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Betty LaRue

Post a beautiful nature picture

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rufous-hummingbird-selasphorus-rufus-fro

Edited by Shergar
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Don't let anyone tell you you're not handsome...

 

2CDMY8C.jpg

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One of the recent Monarch butterflies that hatched feeding on Joe-Pye weed in our garden.

Not nearly as many as last year.

 

2CD3KTN.jpg

 
 
 
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Catching up on the fantastic images! Beauty in nature is found everywhere, isn’t it?

Dave, I have two Monarch cats in my new butterfly cage, but not sure if they are ok. I got them off my swamp milkweed.  I haven’t seen them eat all day. I’m being a helicopter mom over them. I have floral tubes holding water to keep the milkweed fresh in the cage.

Love your Monarch.

Speaking of the milkweed. I go out every day and squish aphids. There was an infestation early on, but hey, I don’t mind yellow fingertips. Aphid guts. It washes off. But I did see an insect similar to a grasshopper (but not one) chomping on the milkweed. I grabbed it in my fist and it bit me. Sharply. I was horrified and jumped like a...er...grasshopper. I won’t do that again. I barely fought off panic. :D

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13 hours ago, Betty LaRue said:

Catching up on the fantastic images! Beauty in nature is found everywhere, isn’t it?

Dave, I have two Monarch cats in my new butterfly cage, but not sure if they are ok. I got them off my swamp milkweed.  I haven’t seen them eat all day. I’m being a helicopter mom over them. I have floral tubes holding water to keep the milkweed fresh in the cage.

Love your Monarch.

Speaking of the milkweed. I go out every day and squish aphids. There was an infestation early on, but hey, I don’t mind yellow fingertips. Aphid guts. It washes off. But I did see an insect similar to a grasshopper (but not one) chomping on the milkweed. I grabbed it in my fist and it bit me. Sharply. I was horrified and jumped like a...er...grasshopper. I won’t do that again. I barely fought off panic. :D

 

Better get checked out for Covid 19.

 

Allan

 

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On 29/08/2020 at 04:59, gvallee said:

Don't let anyone tell you you're not handsome...

 

2CDMY8C.jpg

 

Love that with the reflection. 

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Just now, chris_rabe said:

 

Love that with the reflection. 

 

Thanks Chris. It's not the best angle, I would have preferred more sideways, but it was a bit challenging from a moving boat. I got lucky with the light.

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5 hours ago, gvallee said:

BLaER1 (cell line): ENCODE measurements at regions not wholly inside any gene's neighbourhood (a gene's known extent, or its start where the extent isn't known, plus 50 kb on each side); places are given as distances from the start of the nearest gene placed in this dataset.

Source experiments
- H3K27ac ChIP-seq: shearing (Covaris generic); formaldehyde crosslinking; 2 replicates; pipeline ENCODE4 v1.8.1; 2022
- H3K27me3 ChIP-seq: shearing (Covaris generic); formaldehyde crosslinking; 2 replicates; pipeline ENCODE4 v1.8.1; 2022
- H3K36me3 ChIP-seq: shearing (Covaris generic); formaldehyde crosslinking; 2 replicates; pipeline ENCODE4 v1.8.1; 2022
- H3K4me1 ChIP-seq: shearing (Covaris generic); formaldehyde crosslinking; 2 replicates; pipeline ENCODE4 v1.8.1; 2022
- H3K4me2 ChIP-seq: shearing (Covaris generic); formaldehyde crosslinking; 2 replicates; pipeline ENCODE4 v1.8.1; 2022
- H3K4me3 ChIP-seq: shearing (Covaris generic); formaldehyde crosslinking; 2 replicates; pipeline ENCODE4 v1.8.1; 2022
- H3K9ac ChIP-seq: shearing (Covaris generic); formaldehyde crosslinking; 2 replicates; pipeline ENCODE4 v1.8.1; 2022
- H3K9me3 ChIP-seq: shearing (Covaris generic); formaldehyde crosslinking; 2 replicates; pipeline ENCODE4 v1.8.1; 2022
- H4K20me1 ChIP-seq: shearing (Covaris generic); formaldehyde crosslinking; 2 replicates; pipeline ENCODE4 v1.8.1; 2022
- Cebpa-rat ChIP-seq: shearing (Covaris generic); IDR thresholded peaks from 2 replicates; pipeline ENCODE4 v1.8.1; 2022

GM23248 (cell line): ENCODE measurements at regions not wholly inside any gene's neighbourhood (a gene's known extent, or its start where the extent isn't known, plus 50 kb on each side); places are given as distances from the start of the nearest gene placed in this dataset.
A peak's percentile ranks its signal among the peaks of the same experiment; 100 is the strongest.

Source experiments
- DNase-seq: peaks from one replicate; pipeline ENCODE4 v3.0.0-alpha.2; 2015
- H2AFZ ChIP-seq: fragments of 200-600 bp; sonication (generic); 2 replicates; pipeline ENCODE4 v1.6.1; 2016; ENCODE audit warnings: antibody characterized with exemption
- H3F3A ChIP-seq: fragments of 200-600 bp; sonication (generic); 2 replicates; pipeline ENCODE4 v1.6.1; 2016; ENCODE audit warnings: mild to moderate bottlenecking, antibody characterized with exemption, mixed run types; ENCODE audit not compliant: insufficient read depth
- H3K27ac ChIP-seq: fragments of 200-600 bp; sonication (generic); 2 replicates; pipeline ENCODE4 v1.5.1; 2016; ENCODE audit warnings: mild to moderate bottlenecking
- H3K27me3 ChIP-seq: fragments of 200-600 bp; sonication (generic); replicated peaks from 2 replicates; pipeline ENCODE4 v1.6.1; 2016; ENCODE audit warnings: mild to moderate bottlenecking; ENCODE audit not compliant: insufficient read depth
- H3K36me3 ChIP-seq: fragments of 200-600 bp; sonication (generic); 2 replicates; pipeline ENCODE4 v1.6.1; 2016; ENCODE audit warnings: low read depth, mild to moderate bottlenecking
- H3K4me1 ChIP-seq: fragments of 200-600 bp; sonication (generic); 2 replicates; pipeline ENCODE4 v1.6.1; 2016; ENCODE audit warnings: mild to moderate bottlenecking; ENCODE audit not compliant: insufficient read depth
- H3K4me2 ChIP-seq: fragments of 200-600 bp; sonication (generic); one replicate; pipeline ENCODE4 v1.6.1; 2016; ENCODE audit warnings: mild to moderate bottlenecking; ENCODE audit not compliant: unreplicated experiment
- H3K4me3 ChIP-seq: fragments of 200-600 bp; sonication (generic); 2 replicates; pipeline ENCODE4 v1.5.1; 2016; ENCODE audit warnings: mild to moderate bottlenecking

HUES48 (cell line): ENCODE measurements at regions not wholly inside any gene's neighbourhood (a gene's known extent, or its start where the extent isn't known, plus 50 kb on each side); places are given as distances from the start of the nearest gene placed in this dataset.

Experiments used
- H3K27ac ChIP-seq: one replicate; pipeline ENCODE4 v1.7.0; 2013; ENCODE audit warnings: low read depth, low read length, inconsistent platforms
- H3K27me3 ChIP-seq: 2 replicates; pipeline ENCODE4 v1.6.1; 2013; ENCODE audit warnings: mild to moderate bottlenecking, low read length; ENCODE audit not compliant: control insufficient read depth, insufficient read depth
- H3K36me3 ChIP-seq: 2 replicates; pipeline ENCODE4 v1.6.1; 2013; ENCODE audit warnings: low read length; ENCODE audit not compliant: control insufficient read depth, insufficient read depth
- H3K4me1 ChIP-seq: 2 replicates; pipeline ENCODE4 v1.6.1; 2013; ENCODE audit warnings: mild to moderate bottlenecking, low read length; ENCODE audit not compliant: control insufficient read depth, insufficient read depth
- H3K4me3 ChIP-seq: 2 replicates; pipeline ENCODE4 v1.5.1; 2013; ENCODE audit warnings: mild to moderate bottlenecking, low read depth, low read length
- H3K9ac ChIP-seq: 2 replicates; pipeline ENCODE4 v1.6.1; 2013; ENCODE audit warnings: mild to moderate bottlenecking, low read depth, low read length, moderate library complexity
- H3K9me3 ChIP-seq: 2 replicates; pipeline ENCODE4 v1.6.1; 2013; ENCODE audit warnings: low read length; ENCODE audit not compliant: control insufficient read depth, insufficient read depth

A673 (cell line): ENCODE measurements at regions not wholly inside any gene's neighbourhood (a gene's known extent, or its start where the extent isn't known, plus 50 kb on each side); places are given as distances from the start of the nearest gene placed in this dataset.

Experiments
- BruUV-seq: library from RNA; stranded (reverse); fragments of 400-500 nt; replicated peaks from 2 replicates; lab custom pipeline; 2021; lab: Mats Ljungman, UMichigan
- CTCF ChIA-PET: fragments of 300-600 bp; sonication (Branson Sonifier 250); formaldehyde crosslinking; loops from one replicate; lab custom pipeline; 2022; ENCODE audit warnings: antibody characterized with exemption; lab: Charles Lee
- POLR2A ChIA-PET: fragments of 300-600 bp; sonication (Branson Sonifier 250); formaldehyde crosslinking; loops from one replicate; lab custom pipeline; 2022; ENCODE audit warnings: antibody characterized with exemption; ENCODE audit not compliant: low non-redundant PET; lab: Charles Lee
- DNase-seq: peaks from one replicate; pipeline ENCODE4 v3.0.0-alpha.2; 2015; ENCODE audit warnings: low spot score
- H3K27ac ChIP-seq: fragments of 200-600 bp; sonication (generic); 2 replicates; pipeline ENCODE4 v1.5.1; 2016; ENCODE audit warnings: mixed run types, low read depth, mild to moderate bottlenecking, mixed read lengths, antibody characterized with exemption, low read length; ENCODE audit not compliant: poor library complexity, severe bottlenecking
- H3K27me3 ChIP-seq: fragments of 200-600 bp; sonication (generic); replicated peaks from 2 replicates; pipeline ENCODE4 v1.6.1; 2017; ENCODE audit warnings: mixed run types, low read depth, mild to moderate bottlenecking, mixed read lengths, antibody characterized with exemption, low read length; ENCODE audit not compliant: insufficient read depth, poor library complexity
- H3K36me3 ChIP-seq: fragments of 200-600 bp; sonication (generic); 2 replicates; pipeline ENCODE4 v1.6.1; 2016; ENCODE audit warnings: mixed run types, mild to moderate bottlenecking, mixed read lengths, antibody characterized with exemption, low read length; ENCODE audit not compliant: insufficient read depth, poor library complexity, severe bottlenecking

Thanks Chris. It's not the best angle, I would have preferred more sideways, but it was a bit challenging from a moving boat. I got lucky with the light.

I think you nailed it. It's terrifying.

No competition from me! A female speckled bush-cricket, leptophytes punctatissima, found on our stained-glass front door and persuaded inside for a sitting. A bit camera-shy after a while, I don't think she liked the modelling light.

DSC05799.jpg

 

She would only sit still on this ruler.

Nothing like nice clean antennae.

DSC05806.jpg

Edited by spacecadet

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sweet little blue tit in the spring in a patch near home that kept me mostly sane during worst of lockdown 

 

2CEC4J2.jpg

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This Robin has been around all summer. He was following me as I was landscaping our garden and I was feeding him worms as I found them. He’s really tame now and I was not much more than an arms length away when I took this..

 

a-european-robin-erithacus-rubecula-comm

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10 hours ago, Steve Hyde said:

This Robin has been around all summer. He was following me as I was landscaping our garden and I was feeding him worms as I found them. He’s really tame now and I was not much more than an arms length away when I took this..

 

a-european-robin-erithacus-rubecula-comm

Aww, you’ve got a friend!    
https://tinyurl.com/y4uehckf

Edited by Betty LaRue
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2 hours ago, Martin L said:

If people haven't seen these already, some are just amazing

https://www.birdpoty.co.uk/2020-finalists

Outstanding images. I like the one of the blackbird feeding a huge bird not of its kind. I kid you not, if a errant egg was laid in the blackbird’s nest, the parents were stuck with feeding an insatiable appetite. Not fair! 😊

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New Zealand Fur Seals like to hang out at the western end of Rottnest Island here in Western Australia. They loll about upside down with one flipper in the air. It seems to be very relaxing for them...

a-new-zealand-fur-seal-arctocephalus-forsteri-lolling-about-upside-down-with-a-flipper-in-the-air-at-rottnest-islandwadjemup-western-australia-2CDYRA6.jpg